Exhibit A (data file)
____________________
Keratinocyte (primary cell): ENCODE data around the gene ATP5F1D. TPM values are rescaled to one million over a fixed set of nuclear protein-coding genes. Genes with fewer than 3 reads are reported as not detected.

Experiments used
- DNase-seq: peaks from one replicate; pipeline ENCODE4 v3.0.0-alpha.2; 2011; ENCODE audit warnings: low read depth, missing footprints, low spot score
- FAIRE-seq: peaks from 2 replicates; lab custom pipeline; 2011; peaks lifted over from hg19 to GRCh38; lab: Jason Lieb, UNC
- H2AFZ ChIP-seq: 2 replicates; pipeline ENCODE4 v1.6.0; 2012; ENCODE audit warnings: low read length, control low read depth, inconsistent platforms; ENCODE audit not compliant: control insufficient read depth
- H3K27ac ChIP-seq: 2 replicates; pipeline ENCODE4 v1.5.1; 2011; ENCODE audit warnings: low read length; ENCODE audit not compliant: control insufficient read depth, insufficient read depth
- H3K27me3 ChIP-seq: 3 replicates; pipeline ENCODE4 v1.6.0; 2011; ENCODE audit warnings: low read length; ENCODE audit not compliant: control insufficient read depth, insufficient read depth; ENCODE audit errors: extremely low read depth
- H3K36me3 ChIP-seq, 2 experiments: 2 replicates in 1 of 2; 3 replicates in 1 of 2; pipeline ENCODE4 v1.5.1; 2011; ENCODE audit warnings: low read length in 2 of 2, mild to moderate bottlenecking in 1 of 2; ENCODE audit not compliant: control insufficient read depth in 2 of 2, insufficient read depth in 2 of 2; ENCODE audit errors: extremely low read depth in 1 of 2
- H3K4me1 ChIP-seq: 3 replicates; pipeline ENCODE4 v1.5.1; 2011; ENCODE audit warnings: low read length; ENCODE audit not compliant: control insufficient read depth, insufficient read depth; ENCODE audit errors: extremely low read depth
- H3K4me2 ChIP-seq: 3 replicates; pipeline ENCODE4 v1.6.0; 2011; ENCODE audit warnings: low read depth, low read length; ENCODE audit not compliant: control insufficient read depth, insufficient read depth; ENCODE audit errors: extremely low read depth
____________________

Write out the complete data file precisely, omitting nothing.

Keratinocyte (primary cell): ENCODE data around the gene ATP5F1D. TPM values are rescaled to one million over a fixed set of nuclear protein-coding genes. Genes with fewer than 3 reads are reported as not detected.

Experiments used
- DNase-seq: peaks from one replicate; pipeline ENCODE4 v3.0.0-alpha.2; 2011; ENCODE audit warnings: low read depth, missing footprints, low spot score
- FAIRE-seq: peaks from 2 replicates; lab custom pipeline; 2011; peaks lifted over from hg19 to GRCh38; lab: Jason Lieb, UNC
- H2AFZ ChIP-seq: 2 replicates; pipeline ENCODE4 v1.6.0; 2012; ENCODE audit warnings: low read length, control low read depth, inconsistent platforms; ENCODE audit not compliant: control insufficient read depth
- H3K27ac ChIP-seq: 2 replicates; pipeline ENCODE4 v1.5.1; 2011; ENCODE audit warnings: low read length; ENCODE audit not compliant: control insufficient read depth, insufficient read depth
- H3K27me3 ChIP-seq: 3 replicates; pipeline ENCODE4 v1.6.0; 2011; ENCODE audit warnings: low read length; ENCODE audit not compliant: control insufficient read depth, insufficient read depth; ENCODE audit errors: extremely low read depth
- H3K36me3 ChIP-seq, 2 experiments: 2 replicates in 1 of 2; 3 replicates in 1 of 2; pipeline ENCODE4 v1.5.1; 2011; ENCODE audit warnings: low read length in 2 of 2, mild to moderate bottlenecking in 1 of 2; ENCODE audit not compliant: control insufficient read depth in 2 of 2, insufficient read depth in 2 of 2; ENCODE audit errors: extremely low read depth in 1 of 2
- H3K4me1 ChIP-seq: 3 replicates; pipeline ENCODE4 v1.5.1; 2011; ENCODE audit warnings: low read length; ENCODE audit not compliant: control insufficient read depth, insufficient read depth; ENCODE audit errors: extremely low read depth
- H3K4me2 ChIP-seq: 3 replicates; pipeline ENCODE4 v1.6.0; 2011; ENCODE audit warnings: low read depth, low read length; ENCODE audit not compliant: control insufficient read depth, insufficient read depth; ENCODE audit errors: extremely low read depth